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Here’s the YouTube trailer for “Love in the Digital Age.”

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Love in the Digital Age, Part One: The Old-Fashioned Way

by Rich Moreland, September 2018

Once again New Sensations teams up award-winning filmmakers Jacky St. James and Eddie Powell and the result is another Hollywood-worthy motion picture. Produced by Scott Taylor, “Love in the Digital Age” is a romantic comedy starring Gia Page, Kenna James, Mona Wales, Tyler Nixon, Logan Pierce, Small Hands, and Marcus London.

The DVD also offers a BTS, photo gallery, and trailers highlighting other New Sensations productions. It can be ordered here.

[Photos in this review are credited to photographer Jeff Koga and director Jacky St. James]

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Jacky St. James’ latest romantic comedy is all about our tech driven age and the sexual hookups it offers us. Take notice of the montage of social media images that begin the film as we hear in voice over,

“Social media is how we connect now. Everything is at our fingertips. Why should we ever feel like we need something else?”

That question sets in motion a porn film that is as much social commentary as it is “doggie” and “cowgirl.” Be prepared for a thoughtful look at today’s online dating scene and the love, authentic or otherwise, that emerges out of it.

Four superbly shot sex scenes explore the realities of modern romance Jacky St. James presents in her script. Kenna James, Gia Paige, and Mona Wales fire up the screen with female pleasure that is a far cry from gonzo’s “rough her up” sex. But more on that in the next post.

First, let’s take a look at what the film is all about.

Testing a Theory

Lizzie (Kenna James) lives with her mom Janine (Mona Wales). The household welcomes a newcomer, Lizzie’s cousin Sara (Gia Paige). Sara has just dumped her boyfriend whose insensitivity trashed her on social media.

From there the story develops around a “theory,” as Janine proposes it, that the girls can’t survive without their cell phones. In return, Lizzie and Sara insist that Janine get a smart phone and go to dating apps to find a love life. She has, after all, been a “weird single lady” since “dad left,” Lizzie says, and celibate far too long.

The adventures from there are humorous and filled with carnal desire. But there is a deeper message in Jacky’s film. As the narrative progresses, she touches on subtle examples of how modern life is consumed by social media.

Here are some highlights.

After they agree to give up their phones, Lizzie and Sara drive to a bar, not an easy task because Lizzie doesn’t know how to get there without her phone’s GPS.

Sitting at the bar, the girls are listless. Boredom quickly sets in. No phones; no fun. They’ll have to create their own.

The bartender is mixing drinks and checking out his phone at the same time, something that fascinates Lizzie. She never noticed him before, of course, because she was always engrossed in her own phone. From her perspective, Sara observes that the people in the bar remind her of zombies attached to their phones and she feels out-of-place.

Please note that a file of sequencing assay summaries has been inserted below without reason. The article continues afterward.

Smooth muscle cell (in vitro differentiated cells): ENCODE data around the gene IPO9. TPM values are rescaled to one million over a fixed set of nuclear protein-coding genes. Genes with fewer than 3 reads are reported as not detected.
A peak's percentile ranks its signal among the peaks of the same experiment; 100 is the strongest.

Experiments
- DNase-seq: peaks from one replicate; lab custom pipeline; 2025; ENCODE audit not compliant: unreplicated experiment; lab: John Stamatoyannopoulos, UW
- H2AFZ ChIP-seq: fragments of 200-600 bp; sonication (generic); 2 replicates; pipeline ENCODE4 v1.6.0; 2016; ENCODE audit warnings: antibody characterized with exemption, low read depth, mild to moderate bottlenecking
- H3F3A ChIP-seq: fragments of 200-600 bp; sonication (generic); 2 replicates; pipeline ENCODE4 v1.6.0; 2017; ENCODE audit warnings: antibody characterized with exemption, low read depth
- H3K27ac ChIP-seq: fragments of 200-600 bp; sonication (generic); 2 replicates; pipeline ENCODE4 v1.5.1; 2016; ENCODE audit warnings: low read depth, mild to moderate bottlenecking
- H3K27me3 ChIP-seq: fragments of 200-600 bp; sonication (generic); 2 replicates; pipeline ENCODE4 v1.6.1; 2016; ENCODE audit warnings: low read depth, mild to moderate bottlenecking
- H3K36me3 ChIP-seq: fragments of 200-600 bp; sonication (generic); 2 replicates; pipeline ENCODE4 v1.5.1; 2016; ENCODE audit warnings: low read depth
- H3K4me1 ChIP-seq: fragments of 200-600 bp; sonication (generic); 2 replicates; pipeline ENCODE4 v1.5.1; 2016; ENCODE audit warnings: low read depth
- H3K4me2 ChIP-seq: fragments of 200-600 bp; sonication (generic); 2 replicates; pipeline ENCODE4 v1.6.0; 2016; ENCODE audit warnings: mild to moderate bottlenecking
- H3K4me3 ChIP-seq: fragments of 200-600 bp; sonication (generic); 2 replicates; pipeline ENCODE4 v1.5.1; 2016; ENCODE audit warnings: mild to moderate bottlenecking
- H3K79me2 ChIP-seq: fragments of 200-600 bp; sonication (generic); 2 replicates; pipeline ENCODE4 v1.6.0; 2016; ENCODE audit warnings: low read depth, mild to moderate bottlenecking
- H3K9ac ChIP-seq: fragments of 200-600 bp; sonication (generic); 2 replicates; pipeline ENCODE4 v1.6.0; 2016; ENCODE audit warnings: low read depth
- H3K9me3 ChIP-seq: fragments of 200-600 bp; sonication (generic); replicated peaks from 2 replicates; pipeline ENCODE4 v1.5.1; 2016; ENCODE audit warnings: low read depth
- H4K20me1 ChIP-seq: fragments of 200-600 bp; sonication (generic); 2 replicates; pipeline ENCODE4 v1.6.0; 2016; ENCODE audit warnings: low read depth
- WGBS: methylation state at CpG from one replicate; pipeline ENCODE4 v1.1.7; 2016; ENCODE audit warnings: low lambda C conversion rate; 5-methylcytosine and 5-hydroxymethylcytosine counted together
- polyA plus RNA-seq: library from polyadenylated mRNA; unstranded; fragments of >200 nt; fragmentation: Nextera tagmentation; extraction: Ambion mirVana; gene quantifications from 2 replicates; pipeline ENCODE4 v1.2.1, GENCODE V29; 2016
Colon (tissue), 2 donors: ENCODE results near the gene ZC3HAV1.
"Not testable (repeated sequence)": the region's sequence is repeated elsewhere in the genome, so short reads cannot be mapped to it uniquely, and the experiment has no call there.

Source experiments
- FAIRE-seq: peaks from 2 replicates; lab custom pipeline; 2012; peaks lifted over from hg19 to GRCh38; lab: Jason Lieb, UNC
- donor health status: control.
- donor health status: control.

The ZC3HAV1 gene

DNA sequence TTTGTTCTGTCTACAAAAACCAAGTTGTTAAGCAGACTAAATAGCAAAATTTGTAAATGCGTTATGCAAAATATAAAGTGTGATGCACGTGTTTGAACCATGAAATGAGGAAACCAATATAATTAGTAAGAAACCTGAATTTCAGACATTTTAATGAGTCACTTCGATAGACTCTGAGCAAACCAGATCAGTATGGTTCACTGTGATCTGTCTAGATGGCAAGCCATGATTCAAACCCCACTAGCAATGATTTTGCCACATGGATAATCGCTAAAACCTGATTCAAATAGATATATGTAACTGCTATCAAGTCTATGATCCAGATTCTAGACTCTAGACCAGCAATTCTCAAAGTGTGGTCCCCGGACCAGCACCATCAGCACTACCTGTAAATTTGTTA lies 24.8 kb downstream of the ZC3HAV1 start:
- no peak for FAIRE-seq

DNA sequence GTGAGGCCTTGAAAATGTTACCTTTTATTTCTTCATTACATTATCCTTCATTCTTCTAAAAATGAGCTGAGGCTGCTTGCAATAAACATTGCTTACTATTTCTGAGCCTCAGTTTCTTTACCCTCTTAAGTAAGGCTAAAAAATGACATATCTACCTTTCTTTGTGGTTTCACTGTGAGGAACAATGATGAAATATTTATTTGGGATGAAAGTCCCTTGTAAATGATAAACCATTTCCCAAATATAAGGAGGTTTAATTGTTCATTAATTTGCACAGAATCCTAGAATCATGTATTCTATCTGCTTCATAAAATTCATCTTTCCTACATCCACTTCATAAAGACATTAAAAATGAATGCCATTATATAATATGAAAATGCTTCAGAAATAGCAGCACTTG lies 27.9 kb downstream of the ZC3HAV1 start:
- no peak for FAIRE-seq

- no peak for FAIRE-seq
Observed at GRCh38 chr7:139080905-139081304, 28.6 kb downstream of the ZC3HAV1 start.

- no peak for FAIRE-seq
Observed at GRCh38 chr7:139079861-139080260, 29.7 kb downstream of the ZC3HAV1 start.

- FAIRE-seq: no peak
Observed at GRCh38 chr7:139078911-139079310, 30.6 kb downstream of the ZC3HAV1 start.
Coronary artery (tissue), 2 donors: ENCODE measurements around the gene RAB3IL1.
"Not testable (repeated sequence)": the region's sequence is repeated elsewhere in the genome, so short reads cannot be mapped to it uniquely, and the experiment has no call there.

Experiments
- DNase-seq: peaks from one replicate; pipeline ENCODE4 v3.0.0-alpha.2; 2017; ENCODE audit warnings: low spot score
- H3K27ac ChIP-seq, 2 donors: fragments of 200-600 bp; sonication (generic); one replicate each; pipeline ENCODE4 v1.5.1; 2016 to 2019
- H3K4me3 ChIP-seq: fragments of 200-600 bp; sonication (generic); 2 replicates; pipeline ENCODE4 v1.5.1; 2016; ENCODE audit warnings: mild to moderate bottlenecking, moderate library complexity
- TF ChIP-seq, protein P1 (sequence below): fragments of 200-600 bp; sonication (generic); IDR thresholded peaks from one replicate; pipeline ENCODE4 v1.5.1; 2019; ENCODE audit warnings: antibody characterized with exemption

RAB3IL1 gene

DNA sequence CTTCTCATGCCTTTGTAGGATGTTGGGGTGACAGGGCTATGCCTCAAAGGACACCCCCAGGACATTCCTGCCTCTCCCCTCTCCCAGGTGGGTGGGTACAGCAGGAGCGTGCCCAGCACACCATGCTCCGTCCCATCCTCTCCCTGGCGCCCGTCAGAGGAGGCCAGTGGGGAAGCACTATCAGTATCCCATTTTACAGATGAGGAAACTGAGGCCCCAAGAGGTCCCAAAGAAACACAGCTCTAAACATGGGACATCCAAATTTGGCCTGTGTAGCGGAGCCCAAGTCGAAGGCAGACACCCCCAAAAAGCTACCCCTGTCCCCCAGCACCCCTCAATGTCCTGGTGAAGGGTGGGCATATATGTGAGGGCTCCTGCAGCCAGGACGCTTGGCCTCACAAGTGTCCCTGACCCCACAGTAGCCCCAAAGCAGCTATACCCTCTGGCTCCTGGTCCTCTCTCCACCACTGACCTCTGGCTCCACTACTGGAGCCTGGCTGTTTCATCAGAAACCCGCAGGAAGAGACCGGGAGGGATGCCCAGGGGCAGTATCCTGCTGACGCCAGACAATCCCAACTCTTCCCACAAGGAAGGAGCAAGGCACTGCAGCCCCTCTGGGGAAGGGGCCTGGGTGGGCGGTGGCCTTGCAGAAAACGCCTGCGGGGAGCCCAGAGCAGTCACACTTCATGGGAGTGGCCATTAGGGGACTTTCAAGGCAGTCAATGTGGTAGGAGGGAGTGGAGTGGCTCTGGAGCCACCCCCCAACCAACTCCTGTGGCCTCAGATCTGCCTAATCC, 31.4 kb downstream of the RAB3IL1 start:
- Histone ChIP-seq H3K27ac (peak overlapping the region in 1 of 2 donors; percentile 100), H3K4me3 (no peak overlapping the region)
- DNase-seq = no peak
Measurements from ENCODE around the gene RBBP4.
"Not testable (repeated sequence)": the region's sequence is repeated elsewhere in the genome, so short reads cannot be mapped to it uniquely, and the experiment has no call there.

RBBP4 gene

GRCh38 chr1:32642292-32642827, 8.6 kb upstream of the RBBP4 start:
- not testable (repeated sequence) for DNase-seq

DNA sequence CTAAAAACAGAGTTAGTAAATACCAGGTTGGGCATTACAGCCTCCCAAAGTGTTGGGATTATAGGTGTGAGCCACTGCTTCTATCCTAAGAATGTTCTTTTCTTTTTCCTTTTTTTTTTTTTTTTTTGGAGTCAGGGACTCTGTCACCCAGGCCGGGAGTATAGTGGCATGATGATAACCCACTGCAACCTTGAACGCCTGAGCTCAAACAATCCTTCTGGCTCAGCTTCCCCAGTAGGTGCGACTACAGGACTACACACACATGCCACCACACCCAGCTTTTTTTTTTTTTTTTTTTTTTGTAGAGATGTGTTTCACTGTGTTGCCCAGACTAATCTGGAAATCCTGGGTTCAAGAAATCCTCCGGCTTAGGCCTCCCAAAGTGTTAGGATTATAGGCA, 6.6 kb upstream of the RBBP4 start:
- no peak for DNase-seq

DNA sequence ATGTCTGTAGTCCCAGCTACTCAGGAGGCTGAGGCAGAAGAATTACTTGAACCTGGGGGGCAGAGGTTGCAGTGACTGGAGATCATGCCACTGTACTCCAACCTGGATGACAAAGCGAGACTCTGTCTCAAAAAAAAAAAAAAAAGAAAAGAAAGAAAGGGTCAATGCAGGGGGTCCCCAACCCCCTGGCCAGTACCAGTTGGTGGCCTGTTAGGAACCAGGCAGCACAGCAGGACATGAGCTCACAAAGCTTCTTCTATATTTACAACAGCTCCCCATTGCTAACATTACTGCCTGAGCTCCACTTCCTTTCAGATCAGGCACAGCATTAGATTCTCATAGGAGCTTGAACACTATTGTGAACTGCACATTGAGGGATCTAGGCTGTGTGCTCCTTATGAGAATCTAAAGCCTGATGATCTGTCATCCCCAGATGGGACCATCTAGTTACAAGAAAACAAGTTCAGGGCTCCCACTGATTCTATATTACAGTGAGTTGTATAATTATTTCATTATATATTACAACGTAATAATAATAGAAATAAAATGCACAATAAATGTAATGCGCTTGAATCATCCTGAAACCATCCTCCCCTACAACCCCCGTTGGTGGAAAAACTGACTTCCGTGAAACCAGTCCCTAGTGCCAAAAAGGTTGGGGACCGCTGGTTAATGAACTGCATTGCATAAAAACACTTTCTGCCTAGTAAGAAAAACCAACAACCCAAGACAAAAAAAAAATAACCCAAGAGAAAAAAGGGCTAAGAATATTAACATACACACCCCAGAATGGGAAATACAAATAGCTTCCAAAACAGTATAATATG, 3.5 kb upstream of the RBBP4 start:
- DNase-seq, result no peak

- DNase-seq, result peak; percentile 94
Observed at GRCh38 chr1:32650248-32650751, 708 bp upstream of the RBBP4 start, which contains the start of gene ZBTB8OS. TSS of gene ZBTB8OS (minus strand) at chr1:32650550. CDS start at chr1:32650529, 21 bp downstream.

To occupy her time, Lizzie wanders outside to the bar’s patio and lights up a cigarette. She meets Jeremy (Small Hands) who muses that two friends in the bar are arguing and texting at the same time. It’s a comment on multitasking with a downside.

Jeremy, who doesn’t have a mobile phone, tells Lizzie, “We have our heads down so much we miss what is right in front of us.” In other words, too often social interactions are cell phone dependent at the cost of real human expression.

Never More Connected

“Love in the Digital Age” also addresses other issues technology has brought into our lives. One is the internet’s impact on our privacy. Another is somewhat more egregious: when we worship at the altar of technology, we sacrifice our imagination.

But all is not lost. Without a cell phone, Sara must learn to negotiate a landline setup to talk with her new-found love interest, Griff.

They’ve already communicated through letter writing (the earliest form of texting, by the way) and have moved to the next step. She doesn’t know what he looks like, of course, he’s just a voice on the other end of the wire. But she draws on her imagination to picture Griff and admits she’s never felt more connected to someone than she does to him.

Sara later confesses to Janine, “You can’t get to the heart of who a person really is online.”

The older woman is on board with that conclusion, but must explore dating apps as part of their deal. She’s now learning what technology offers.

When her weekend with Griff heats up (it’s Easter, by the way, the season of renewal and rebirth), Sara is immensely happy. “I was just living my life in real-time with someone I was getting to know the old-fashioned way.” Despite her upbeat revelation, Sara’s remark is a scalding comment on what we’re losing in this modern digital age.

The Sum of the Entire Picture

There is much more to this story. We see an older couple, Janine and Mark (Marcus London) navigate their more traditional relationship and witness how Lizzie’s face-to-face meeting with Jeremy generates an immediate connection. And not surprisingly, the Sara/Griff romance takes a rocky turn that delves into how technology fosters deception and embarrassment.